transhumanism

(redirected from Transhumanistic)
Also found in: Medical.

trans·hu·man·ism

 (trăns-hyo͞o′mə-nĭz′əm, trănz-)
n.
1. A belief that humans should strive to transcend the physical limitations of the mind and body by technological means.
2. A movement of people who espouse such a belief.
American Heritage® Dictionary of the English Language, Fifth Edition. Copyright © 2016 by Houghton Mifflin Harcourt Publishing Company. Published by Houghton Mifflin Harcourt Publishing Company. All rights reserved.
References in periodicals archive ?
"transhumanistic" and was then changed to "transpersonal
Generally, discussions concerning transhumanistic anthropology and the posthuman condition regularly reference phrases such as "they are not here yet." Anthropologically speaking, the posthuman condition does not have to be regarded as a quantum leap from the current human condition towards a super-human condition; neither does it need to be considered a blazing apparition in the sky of planetary consciousness.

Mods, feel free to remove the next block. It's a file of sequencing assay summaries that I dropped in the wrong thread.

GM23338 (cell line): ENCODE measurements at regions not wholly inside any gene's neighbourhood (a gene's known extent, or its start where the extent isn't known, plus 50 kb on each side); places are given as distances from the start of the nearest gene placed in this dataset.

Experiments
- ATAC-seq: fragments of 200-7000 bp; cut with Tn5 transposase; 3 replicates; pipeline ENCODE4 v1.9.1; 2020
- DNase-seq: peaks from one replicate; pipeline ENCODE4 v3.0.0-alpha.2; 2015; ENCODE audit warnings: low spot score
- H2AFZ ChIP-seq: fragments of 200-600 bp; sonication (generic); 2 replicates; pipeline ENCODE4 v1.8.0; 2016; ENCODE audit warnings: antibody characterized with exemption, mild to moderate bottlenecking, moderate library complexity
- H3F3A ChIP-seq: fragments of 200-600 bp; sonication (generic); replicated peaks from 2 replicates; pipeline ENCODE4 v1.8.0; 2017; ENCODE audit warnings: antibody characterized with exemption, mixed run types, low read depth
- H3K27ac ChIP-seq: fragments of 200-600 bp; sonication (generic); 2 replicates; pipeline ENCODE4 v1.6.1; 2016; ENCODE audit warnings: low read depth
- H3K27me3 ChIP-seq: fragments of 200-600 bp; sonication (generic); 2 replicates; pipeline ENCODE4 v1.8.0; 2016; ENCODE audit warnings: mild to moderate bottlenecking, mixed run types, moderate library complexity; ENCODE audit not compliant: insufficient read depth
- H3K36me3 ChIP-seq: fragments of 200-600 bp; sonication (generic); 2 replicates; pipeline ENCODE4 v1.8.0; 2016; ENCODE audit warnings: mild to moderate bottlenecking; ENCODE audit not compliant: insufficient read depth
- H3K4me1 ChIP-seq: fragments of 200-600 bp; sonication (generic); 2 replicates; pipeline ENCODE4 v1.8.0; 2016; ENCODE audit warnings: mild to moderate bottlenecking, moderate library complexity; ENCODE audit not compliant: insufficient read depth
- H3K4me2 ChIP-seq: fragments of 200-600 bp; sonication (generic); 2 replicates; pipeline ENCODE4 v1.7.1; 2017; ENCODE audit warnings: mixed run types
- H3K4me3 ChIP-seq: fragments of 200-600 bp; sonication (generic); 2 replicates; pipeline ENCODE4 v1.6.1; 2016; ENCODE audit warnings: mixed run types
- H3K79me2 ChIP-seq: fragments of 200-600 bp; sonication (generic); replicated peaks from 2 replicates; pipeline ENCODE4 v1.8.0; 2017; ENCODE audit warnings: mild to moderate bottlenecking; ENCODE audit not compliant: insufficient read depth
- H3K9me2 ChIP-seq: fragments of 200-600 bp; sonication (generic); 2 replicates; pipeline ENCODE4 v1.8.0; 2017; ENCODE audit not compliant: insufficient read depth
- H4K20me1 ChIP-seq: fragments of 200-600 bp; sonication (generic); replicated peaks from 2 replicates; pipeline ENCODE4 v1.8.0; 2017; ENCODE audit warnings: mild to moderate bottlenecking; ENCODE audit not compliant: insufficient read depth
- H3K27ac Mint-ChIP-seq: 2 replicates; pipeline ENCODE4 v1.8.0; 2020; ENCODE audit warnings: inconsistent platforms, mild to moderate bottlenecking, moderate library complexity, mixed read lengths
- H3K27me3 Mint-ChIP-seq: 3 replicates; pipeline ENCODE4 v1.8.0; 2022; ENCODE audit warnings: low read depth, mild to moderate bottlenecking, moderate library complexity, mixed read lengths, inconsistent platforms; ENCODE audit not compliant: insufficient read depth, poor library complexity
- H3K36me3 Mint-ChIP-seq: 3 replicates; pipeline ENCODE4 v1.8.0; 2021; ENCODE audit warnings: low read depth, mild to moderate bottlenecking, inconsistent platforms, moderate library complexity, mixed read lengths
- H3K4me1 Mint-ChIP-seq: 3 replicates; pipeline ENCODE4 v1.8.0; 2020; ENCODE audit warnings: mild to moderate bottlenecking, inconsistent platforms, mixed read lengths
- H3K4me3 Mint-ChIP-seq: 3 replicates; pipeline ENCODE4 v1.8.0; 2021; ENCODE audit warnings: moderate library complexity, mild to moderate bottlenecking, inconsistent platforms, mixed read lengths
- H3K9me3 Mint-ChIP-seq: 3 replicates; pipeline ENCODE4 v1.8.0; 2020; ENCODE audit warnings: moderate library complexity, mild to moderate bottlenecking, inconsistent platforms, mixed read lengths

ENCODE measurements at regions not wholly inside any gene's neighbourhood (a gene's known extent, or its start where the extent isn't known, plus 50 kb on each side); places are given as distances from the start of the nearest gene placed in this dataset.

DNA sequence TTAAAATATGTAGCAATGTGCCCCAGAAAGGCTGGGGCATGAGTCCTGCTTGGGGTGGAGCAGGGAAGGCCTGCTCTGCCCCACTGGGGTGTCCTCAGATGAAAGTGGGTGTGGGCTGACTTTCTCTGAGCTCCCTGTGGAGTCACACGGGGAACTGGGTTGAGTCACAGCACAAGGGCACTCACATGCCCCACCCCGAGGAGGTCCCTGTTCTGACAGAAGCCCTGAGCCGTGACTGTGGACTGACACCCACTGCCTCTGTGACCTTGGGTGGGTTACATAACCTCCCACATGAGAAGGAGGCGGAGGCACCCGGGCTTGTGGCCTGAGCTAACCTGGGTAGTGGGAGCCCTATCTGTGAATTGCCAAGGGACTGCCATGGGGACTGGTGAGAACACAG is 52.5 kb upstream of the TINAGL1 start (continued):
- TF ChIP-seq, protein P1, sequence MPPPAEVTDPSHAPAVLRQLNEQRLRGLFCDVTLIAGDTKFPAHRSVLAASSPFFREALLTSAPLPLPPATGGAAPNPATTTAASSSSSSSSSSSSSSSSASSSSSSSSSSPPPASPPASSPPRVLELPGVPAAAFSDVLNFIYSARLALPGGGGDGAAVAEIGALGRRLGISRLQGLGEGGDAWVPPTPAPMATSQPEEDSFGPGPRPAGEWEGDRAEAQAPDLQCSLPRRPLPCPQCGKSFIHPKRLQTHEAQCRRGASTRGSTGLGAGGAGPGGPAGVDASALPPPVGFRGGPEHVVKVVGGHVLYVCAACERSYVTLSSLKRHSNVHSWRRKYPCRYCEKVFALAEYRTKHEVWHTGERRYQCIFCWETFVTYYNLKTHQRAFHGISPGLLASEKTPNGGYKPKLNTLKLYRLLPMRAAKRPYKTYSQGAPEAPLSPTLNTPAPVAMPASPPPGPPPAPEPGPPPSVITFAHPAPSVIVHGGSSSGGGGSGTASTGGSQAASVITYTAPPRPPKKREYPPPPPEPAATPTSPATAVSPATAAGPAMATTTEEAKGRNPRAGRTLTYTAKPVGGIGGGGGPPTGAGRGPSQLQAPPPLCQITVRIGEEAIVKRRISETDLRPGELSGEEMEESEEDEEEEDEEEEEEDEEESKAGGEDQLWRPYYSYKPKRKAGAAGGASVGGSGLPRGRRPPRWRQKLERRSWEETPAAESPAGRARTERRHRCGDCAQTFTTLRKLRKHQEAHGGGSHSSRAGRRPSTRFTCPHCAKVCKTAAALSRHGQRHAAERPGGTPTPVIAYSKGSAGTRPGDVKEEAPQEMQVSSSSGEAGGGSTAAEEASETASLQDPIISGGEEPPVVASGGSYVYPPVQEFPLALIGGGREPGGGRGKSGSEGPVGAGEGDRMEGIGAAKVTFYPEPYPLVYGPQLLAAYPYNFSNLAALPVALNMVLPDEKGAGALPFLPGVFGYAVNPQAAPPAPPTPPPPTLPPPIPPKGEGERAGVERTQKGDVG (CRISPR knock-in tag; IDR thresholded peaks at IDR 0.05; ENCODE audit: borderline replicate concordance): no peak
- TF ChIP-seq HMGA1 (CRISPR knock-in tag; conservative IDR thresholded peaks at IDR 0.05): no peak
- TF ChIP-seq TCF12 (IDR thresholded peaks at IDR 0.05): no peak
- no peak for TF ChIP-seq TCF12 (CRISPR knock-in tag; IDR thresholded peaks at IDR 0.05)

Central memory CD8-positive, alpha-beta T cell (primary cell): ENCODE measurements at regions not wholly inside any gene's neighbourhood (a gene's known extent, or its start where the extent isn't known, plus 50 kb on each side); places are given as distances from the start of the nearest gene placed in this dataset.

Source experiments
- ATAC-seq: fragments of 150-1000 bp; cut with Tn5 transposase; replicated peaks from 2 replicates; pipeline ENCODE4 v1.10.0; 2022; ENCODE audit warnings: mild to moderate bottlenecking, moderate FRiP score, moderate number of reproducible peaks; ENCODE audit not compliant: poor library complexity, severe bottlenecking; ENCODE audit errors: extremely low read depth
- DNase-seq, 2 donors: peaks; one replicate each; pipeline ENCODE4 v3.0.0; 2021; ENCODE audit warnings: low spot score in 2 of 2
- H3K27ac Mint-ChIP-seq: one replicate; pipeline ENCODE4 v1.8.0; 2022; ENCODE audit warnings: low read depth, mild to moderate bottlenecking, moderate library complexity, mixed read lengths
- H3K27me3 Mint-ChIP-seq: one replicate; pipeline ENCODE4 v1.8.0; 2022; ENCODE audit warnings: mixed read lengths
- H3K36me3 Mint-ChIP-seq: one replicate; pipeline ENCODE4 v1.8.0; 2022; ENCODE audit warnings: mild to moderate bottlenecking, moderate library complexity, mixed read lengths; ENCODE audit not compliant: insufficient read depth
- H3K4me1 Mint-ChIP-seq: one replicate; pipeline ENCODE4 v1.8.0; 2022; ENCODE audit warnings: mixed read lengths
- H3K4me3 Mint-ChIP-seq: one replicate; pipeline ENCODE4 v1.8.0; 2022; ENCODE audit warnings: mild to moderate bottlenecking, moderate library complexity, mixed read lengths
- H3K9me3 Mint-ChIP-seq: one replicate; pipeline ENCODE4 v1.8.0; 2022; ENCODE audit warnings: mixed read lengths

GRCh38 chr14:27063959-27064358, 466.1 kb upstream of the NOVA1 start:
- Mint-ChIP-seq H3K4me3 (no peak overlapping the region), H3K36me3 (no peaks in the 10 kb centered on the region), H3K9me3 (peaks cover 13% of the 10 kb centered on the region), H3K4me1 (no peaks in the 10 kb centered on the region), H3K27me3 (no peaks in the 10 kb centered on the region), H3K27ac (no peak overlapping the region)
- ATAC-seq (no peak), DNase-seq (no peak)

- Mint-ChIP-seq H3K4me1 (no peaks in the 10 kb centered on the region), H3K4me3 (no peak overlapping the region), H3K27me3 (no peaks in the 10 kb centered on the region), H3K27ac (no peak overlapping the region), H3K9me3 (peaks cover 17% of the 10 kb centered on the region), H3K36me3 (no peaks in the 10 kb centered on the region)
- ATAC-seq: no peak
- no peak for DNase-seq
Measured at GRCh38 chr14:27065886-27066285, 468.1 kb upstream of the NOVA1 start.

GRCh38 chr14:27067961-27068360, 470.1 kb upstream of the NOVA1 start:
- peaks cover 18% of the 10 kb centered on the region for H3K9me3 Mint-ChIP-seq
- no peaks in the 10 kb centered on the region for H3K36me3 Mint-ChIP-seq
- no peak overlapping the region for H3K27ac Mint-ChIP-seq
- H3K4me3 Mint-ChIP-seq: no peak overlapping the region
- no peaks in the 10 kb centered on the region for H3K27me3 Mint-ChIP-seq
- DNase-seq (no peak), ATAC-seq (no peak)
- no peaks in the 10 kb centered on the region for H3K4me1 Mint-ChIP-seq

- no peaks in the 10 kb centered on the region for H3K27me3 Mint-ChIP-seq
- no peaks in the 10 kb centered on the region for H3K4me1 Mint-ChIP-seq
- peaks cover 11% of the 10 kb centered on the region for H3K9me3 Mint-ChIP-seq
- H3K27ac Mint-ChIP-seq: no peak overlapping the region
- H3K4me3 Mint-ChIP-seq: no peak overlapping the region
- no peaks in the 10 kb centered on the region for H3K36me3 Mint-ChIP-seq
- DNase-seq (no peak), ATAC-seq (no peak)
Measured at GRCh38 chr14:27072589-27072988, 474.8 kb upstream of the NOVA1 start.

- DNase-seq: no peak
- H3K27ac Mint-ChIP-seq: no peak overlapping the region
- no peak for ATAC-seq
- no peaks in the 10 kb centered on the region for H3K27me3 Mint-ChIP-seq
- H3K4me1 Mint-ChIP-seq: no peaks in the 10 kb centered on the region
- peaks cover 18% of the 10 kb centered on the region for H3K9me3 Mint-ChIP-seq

Neural networks in transhumanistic meditation: In 1920, in his book
Maybe, but we can get a feeling of what this transhumanistic idea would be like by letting a bulletproof matrix of spidersilk merge with an in vitro human skin," she added.
So how does one connect transhumanistic viewpoints, the habit of consuming micronutrients and implementing other life extension strategies?
The main reason I'm writing is that, in the course of our conversations, we thought of using the word "transpersonal" instead of the clumsier word "transhumanistic" or "transhuman." The more I think of it, the more this word says what we are all trying to say, that is, beyond individuality, beyond development of the individual person into something that is more inclusive than the individual person or which is bigger than he is.
18) Then, Abraham Maslow, a pioneer in the field, predicted a Fourth Force, called "transhumanistic." This area of study recognizes the entire range of human experience, including the spiritual and other non-ordinary states of consciousness.